Portsmouth recycling business recovers from fire damage with refurbished Baler

Fast response from Middleton Engineering aids recovery for GHS Recycling. A refurbished closed-end semi-automatic baler, supplied at short notice and installed in a day by waste recycling machinery specialist Middleton Engineering, has helped put Portsmouth based GHS Recycling back on its feet following a disastrous fire.

The fire which struck in September 2016, destroying a £70,000 baling machine and a storage area for processed waste, almost spelt the end for the 30 year old family firm. But five months on the business is stronger and tonnage is up thanks in part to the new machine and support from loyal customers.

For hands on general manager Rachael Harris and her brother James Harris, who operate the business started by their father, the fire was a sobering experience. Managing waste volumes of 100 tonnes a week, the company helps customers divert waste from landfill, collecting and processing a range of materials including confidential waste, paper, card and plastics from businesses of all sizes. Services extend from Hastings in the East to Bournemouth in the West and up to the M25 with collections further afield as required.

Replacing the lost baler was an immediate concern if the business was to continue functioning. This would need to interface with an existing conveyor which fortunately had been salvaged from the fire with some cosmetic damage and blistered paint, since repainted by Rachael and the team.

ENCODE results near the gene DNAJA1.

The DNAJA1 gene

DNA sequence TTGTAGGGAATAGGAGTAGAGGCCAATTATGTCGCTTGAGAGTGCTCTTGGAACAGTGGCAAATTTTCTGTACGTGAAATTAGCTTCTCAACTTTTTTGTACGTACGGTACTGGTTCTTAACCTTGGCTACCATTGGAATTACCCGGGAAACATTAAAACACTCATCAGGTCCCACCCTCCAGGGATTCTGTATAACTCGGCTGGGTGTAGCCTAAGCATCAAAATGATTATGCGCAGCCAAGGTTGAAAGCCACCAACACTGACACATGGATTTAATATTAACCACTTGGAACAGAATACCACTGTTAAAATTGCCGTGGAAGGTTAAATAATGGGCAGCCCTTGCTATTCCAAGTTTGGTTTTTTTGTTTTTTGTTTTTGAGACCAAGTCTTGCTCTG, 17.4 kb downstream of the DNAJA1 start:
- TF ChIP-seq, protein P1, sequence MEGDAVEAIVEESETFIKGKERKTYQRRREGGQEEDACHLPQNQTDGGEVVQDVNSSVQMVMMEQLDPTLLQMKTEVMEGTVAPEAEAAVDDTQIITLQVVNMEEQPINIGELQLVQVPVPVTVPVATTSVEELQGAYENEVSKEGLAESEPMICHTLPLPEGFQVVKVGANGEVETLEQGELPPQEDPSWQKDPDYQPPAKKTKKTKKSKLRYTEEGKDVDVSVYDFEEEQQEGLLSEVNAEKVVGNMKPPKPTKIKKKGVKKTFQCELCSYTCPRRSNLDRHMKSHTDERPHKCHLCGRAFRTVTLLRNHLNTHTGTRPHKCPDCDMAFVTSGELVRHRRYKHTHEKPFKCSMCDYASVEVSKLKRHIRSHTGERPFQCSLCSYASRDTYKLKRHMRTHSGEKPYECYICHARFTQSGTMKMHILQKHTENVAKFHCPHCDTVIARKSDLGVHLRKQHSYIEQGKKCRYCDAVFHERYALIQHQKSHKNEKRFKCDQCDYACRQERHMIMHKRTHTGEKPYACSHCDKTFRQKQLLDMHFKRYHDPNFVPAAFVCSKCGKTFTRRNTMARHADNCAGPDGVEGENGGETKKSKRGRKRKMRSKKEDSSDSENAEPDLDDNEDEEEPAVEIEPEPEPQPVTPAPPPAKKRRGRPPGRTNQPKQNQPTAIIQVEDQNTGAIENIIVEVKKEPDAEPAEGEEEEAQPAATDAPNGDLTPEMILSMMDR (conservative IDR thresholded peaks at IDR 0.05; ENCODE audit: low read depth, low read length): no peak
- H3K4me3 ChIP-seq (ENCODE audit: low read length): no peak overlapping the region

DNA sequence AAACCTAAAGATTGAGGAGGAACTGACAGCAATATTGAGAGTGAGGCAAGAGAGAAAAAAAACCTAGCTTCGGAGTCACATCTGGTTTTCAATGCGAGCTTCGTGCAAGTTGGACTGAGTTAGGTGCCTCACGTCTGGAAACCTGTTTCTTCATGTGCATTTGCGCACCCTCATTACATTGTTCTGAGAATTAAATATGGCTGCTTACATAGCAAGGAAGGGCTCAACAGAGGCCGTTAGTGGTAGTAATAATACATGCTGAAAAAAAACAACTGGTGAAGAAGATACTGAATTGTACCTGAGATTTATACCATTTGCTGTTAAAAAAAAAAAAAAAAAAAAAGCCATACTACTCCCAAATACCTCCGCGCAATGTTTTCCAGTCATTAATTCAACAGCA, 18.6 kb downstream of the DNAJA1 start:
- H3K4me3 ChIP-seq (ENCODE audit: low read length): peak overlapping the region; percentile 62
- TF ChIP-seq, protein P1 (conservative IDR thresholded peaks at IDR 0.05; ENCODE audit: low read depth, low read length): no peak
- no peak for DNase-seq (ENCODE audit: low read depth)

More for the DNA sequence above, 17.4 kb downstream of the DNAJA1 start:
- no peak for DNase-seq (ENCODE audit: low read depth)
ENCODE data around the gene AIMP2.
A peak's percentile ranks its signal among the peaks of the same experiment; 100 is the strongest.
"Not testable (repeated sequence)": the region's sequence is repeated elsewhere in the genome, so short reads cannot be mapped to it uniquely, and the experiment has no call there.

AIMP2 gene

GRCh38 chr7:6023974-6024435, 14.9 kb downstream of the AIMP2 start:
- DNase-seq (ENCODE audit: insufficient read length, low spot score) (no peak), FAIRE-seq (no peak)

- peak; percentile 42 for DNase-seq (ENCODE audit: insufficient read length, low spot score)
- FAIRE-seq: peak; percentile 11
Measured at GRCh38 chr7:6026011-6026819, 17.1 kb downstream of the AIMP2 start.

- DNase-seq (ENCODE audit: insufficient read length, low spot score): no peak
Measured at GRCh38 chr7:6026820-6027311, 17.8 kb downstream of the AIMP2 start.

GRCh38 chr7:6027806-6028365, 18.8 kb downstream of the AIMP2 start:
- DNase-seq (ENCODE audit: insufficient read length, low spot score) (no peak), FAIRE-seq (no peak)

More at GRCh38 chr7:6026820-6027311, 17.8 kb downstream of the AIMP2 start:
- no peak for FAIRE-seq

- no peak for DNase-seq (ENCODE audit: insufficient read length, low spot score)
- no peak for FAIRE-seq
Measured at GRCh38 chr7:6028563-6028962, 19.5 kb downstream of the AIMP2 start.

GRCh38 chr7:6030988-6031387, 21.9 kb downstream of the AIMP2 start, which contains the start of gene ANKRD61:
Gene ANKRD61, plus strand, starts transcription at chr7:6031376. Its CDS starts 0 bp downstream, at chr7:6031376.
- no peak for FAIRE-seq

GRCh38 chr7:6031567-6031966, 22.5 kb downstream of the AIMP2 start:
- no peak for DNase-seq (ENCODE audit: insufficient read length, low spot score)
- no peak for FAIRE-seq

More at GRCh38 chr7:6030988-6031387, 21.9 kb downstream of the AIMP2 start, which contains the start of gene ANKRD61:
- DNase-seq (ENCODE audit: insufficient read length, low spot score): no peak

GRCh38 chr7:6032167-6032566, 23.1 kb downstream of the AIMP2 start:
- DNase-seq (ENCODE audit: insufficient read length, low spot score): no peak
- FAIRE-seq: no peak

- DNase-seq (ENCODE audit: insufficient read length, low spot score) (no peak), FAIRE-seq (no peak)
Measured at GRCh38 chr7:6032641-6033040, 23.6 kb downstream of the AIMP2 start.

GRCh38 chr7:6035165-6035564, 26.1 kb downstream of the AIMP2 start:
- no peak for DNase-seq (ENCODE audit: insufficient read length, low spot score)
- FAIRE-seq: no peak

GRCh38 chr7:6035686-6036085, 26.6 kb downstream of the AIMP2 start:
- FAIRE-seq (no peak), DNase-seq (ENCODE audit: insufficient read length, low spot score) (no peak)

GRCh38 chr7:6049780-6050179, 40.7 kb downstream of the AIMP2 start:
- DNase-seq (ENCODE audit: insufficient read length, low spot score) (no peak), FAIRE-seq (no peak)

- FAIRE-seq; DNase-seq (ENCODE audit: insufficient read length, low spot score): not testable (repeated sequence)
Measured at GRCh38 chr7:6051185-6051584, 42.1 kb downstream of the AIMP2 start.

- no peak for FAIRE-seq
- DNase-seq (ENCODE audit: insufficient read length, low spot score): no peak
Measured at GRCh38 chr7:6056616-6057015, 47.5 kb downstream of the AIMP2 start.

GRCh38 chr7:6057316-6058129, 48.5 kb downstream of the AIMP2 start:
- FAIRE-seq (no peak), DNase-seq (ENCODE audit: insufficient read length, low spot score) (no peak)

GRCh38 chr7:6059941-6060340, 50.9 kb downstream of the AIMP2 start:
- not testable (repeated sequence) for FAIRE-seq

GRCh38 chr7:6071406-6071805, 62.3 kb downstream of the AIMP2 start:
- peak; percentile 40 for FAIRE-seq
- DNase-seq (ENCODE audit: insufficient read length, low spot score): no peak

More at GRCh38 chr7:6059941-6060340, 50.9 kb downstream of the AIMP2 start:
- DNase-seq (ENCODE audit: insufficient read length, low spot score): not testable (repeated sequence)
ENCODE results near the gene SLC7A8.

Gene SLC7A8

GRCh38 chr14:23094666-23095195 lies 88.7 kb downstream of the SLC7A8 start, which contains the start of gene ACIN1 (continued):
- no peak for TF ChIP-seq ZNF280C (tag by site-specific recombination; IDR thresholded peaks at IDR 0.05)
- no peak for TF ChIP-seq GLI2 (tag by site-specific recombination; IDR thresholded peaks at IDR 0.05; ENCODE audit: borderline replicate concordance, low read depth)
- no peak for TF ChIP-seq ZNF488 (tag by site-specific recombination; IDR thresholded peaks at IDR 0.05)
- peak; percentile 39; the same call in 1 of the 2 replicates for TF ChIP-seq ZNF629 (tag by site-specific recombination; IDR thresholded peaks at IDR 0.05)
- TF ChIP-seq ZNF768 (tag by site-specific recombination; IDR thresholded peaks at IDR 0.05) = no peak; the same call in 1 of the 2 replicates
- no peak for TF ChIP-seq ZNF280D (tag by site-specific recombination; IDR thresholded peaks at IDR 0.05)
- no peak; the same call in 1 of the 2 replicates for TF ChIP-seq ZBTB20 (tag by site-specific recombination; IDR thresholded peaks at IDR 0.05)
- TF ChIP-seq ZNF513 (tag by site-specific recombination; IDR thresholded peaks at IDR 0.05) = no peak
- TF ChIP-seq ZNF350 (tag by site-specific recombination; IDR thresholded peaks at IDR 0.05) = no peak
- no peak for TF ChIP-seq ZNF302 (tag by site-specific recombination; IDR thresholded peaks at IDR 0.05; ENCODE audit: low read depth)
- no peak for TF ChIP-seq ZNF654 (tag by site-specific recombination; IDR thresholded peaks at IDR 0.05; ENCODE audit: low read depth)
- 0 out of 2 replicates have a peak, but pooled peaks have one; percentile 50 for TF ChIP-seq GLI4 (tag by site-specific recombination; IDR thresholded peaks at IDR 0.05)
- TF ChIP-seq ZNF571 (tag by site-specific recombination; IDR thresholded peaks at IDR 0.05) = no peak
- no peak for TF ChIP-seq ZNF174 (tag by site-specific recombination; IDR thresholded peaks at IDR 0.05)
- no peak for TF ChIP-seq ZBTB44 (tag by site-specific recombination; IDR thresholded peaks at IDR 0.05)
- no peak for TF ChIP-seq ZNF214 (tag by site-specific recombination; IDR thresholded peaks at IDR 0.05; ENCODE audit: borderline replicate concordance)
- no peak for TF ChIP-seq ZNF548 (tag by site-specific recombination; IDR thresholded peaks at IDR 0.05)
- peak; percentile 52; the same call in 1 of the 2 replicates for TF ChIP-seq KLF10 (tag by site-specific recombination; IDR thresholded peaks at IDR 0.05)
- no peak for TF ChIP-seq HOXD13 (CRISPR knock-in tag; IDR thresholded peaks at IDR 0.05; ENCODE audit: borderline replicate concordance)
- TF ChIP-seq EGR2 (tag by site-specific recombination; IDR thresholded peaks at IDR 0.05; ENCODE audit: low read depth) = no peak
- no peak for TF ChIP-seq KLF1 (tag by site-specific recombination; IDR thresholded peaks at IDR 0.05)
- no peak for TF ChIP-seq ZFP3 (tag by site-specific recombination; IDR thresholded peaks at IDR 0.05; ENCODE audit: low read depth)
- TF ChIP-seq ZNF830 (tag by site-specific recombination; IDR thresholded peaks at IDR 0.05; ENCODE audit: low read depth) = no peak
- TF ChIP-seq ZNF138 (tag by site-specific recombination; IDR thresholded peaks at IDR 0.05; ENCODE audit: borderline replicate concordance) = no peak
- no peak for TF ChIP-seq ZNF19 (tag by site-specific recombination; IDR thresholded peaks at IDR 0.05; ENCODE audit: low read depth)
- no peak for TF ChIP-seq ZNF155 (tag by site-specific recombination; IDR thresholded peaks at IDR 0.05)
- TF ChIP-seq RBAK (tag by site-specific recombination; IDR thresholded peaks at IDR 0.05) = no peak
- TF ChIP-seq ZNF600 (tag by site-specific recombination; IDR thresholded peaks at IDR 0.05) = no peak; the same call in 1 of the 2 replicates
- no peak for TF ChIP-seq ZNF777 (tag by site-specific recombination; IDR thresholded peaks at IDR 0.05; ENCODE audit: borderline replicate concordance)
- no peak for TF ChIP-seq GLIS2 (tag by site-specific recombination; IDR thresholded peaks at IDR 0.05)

At the same time it was an opportunity to source a machine that would deliver the bale weights and dimensions necessary to optimise artic loads - a major cost for the industry - something that the earlier machine had failed to do.

Rachael Harris explains: “We needed a quick solution. It would have to be a stop gap and unfortunately new wasn’t an option, but it was also an opportunity to source a machine that would allow us to achieve maximum weight for the bales we were producing and improve throughput. Following recommendations and a site visit to assess our needs, Middleton Engineering clearly fitted the bill. And we were impressed by the attention to detail and their support and spares capability, clearly evident when we toured the factory.”

Installed rapidly, just a few weeks following the fire, the refurbished baler is an ME 80 semi-automatic baler capable of delivering consistent mill size bales with a press force of 80 tonnes. The high pressure obtained enables compact bales to be achieved reducing transportation costs, at the same time working well with all waste streams.

A key challenge for Middleton Engineering was integrating the machine with the existing conveyor which needed to be repositioned in a space that was still being cleaned up after the fire. Rachael Harris confirmed: “Middletons responded rapidly and got on with job efficiently, going the extra mile to reposition and integrate the existing conveyor.” 

The experience has made us more resilient,” says Rachael Harris.  “Customers have been extremely loyal and with the new machine we are now achieving maximum tonnage in terms of bale size and weight. Before this we were sending out artics only partially filled and down on weight, but now we are more competitive which in turn means we can deliver improved rebates to our customers too”.


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